I am not a fan of Family Circus for many reasons, not the least of which is the dog named ‘Barfy’. So when the one who believes that all comic strips deserve at least a passing glance assured me (knowing full well how I felt about Barfy et al) that I would really like this one, I took the bait. And for the first and maybe only time, this corny strip redeemed itself by juxtaposing the comic and tragic sides of trash. All in one frame and nine little words.
And it reminded me of eight words that I’d been meaning to tend to.
“Shopping is money in search of a distraction.”
This sounds like a definition from Ambrose Bierce’s, early 20th century Devil’s Dictionary but it comes from my witty, 21st century comic enthusiast. He tossed out this tidbit months ago in the most effortless way. (Undoubtedly in response to my eye rolling over some excess or extravagance.) And it landed so squarely that I knew it merited consideration. So let’s consider it now.
When money is attentionally challenged, hyperactive, or just plain heedless of reasonable boundaries, shopping is a dependable distraction. And when money is listless, dissatisfied and under-employed, shopping can be a reliable balm for boredom. We shop til we drop. But eventually, distracted money has us asking the same question as the father in Family Circus.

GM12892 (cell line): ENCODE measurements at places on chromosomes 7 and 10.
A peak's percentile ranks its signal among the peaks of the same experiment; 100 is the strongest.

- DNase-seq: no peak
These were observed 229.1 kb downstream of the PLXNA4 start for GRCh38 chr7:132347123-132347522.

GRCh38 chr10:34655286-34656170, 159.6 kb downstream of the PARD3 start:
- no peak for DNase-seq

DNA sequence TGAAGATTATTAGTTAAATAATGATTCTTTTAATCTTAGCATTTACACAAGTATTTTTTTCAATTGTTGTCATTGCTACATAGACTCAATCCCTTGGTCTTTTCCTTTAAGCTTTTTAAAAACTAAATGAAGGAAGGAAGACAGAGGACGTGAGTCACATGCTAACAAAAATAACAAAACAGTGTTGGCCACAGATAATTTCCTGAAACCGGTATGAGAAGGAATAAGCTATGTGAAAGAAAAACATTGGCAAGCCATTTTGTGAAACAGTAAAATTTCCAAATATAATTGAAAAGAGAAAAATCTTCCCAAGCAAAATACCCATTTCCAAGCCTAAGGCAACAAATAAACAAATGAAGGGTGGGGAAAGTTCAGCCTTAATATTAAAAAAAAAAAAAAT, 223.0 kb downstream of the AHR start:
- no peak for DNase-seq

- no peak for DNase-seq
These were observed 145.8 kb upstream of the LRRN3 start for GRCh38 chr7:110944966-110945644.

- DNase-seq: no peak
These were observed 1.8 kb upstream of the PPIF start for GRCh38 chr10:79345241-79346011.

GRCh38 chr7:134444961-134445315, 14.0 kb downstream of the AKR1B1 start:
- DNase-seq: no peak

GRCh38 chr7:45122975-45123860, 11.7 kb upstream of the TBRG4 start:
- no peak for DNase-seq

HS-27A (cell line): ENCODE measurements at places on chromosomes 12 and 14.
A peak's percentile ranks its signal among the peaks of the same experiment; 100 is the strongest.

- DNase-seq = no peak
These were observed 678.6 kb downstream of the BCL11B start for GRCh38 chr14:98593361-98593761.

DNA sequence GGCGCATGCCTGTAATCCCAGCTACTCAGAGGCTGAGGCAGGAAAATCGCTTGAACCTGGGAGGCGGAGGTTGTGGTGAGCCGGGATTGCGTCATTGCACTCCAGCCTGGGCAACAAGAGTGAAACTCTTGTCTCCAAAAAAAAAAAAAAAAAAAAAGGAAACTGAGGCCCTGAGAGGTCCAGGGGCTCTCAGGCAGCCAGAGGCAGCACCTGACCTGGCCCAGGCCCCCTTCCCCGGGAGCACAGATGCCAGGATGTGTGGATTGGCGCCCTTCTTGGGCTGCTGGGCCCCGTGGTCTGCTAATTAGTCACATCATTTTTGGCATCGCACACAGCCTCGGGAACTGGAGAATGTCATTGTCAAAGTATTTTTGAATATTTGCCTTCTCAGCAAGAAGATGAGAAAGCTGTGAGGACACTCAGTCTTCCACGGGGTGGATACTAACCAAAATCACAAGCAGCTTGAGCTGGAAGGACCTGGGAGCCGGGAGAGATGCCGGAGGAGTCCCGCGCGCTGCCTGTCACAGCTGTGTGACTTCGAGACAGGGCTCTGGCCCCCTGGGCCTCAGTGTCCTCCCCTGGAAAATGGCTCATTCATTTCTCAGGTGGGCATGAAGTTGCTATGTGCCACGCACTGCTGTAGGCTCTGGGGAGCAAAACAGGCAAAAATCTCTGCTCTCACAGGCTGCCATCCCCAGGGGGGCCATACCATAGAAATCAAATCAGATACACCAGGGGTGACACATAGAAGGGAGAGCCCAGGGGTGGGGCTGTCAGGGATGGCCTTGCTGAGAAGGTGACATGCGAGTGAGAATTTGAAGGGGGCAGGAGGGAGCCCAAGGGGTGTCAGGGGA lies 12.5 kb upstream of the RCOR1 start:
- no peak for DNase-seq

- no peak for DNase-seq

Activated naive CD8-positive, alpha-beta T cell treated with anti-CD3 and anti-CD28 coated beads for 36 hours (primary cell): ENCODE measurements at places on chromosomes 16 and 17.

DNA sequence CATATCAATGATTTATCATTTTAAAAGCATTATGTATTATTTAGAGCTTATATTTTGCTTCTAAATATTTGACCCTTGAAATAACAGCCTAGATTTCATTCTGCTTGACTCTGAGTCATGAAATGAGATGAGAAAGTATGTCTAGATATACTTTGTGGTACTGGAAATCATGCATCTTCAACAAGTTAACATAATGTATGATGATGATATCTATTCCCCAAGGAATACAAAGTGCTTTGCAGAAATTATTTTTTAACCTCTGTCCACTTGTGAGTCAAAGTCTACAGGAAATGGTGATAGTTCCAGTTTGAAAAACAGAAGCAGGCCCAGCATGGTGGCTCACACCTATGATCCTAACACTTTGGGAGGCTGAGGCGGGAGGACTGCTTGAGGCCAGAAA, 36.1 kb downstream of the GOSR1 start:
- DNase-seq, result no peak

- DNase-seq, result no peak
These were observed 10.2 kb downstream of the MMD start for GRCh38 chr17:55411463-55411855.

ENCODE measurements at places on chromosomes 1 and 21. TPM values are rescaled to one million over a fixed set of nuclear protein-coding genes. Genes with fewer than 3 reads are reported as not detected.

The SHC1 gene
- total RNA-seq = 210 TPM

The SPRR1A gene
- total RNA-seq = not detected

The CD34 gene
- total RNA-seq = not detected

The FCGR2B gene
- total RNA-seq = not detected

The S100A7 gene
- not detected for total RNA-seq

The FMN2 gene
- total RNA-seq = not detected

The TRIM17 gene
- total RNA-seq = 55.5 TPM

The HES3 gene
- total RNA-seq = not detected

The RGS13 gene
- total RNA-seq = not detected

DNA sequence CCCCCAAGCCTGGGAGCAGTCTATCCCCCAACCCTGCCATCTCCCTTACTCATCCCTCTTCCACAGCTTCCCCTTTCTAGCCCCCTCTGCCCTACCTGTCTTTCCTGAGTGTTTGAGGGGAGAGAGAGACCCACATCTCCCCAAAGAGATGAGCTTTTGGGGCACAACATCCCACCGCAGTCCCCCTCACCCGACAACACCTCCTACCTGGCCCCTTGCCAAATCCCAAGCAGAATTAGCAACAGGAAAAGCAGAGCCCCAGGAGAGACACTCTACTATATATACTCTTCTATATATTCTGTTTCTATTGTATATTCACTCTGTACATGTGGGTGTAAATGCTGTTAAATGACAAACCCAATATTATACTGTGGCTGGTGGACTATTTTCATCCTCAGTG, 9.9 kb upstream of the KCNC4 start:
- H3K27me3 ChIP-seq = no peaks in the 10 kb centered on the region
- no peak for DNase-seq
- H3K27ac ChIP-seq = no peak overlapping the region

From whence cometh all this trash? It’s tempting to blame the mouse or the mall. They’re willing accomplices but the real culprit is money that’s itching to escape ennui. And like most itches, the more we scratch, the more it itches.
It’s vicious, this life cycle of trash. More itching leads to more shopping and more shopping leads to more stuff. And today’s stuff is tomorrow’s trash- trash that is hard to kill. When we throw something “away”, exactly where do we think “away” is? Trash doesn’t really go “away”. It just relocates to a new home that is known as a landfill. More accurately, a land-overfilled. So don’t count on the dumpster doing your dirty work.
Or the donation box. It's just another temporary way station. It feels better than relegating trash to the trashcan, but zombie trash, masquerading as charity isn’t entirely charitable. Is it salve for a guilty conscience or an excuse to go shopping? Probably both. With the guilt assuaged, shopping has an easier time entertaining our money. But you can show your money who’s in charge. If you’re calm, thoughtful and undistracted, it will be too. It’s not that hard, especially when you think about the tragedy of trash.
Are you living in Family Circusville? If so, maybe it’s time for a move!